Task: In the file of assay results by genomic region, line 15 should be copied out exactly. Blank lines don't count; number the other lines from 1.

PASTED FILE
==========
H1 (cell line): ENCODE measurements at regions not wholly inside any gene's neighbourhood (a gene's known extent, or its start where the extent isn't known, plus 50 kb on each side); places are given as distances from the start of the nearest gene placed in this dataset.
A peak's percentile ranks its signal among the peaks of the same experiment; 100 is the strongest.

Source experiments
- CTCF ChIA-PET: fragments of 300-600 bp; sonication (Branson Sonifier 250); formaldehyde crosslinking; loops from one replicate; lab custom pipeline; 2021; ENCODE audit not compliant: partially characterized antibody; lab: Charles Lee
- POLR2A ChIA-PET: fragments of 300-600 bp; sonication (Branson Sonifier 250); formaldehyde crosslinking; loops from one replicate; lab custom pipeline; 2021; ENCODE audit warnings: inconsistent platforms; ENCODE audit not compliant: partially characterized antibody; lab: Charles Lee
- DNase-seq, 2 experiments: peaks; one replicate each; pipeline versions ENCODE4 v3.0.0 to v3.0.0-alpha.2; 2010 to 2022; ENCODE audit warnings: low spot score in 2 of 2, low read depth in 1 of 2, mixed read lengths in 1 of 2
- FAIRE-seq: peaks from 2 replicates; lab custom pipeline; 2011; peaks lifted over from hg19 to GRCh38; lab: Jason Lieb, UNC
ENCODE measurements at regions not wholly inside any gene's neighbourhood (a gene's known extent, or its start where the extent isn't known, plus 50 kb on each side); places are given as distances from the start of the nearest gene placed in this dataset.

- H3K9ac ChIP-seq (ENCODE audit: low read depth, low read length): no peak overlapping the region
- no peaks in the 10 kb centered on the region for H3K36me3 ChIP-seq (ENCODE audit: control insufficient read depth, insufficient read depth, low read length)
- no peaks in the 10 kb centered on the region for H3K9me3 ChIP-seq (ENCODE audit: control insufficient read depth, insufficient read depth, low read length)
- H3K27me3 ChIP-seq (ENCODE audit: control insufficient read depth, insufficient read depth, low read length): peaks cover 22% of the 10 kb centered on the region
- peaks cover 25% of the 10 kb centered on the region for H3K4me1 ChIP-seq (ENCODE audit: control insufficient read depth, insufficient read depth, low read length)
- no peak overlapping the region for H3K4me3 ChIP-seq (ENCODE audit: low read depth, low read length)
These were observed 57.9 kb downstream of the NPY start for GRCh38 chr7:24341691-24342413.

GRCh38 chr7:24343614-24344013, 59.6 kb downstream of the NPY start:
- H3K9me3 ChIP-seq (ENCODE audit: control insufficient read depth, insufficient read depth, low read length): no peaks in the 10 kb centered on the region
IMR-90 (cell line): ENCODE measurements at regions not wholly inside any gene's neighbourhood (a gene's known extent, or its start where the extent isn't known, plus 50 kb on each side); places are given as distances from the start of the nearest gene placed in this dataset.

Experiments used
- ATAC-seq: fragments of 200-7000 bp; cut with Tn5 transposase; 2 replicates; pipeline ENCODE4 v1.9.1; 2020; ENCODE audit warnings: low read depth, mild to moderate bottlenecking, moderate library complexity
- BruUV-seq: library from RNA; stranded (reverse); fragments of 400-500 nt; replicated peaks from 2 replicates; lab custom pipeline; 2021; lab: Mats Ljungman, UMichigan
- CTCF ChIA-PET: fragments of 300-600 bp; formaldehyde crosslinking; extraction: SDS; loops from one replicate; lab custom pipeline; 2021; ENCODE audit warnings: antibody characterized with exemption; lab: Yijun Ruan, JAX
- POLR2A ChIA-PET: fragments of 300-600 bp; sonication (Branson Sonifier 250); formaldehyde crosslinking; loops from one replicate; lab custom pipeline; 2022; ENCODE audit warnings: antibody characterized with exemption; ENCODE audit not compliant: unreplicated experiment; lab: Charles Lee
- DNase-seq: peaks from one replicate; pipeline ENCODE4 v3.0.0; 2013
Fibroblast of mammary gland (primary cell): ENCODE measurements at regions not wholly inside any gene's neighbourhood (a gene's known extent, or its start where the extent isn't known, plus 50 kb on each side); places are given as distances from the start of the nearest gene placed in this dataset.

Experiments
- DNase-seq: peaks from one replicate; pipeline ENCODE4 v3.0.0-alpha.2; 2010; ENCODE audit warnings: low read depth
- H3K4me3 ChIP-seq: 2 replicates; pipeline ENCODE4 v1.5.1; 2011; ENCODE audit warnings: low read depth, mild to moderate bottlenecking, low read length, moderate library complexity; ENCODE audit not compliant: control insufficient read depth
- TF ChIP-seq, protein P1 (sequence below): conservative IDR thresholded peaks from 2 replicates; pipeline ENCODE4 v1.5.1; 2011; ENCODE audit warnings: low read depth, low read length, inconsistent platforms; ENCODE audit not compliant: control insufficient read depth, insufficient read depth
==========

These were observed 57.9 kb downstream of the NPY start for GRCh38 chr7:24341691-24342413.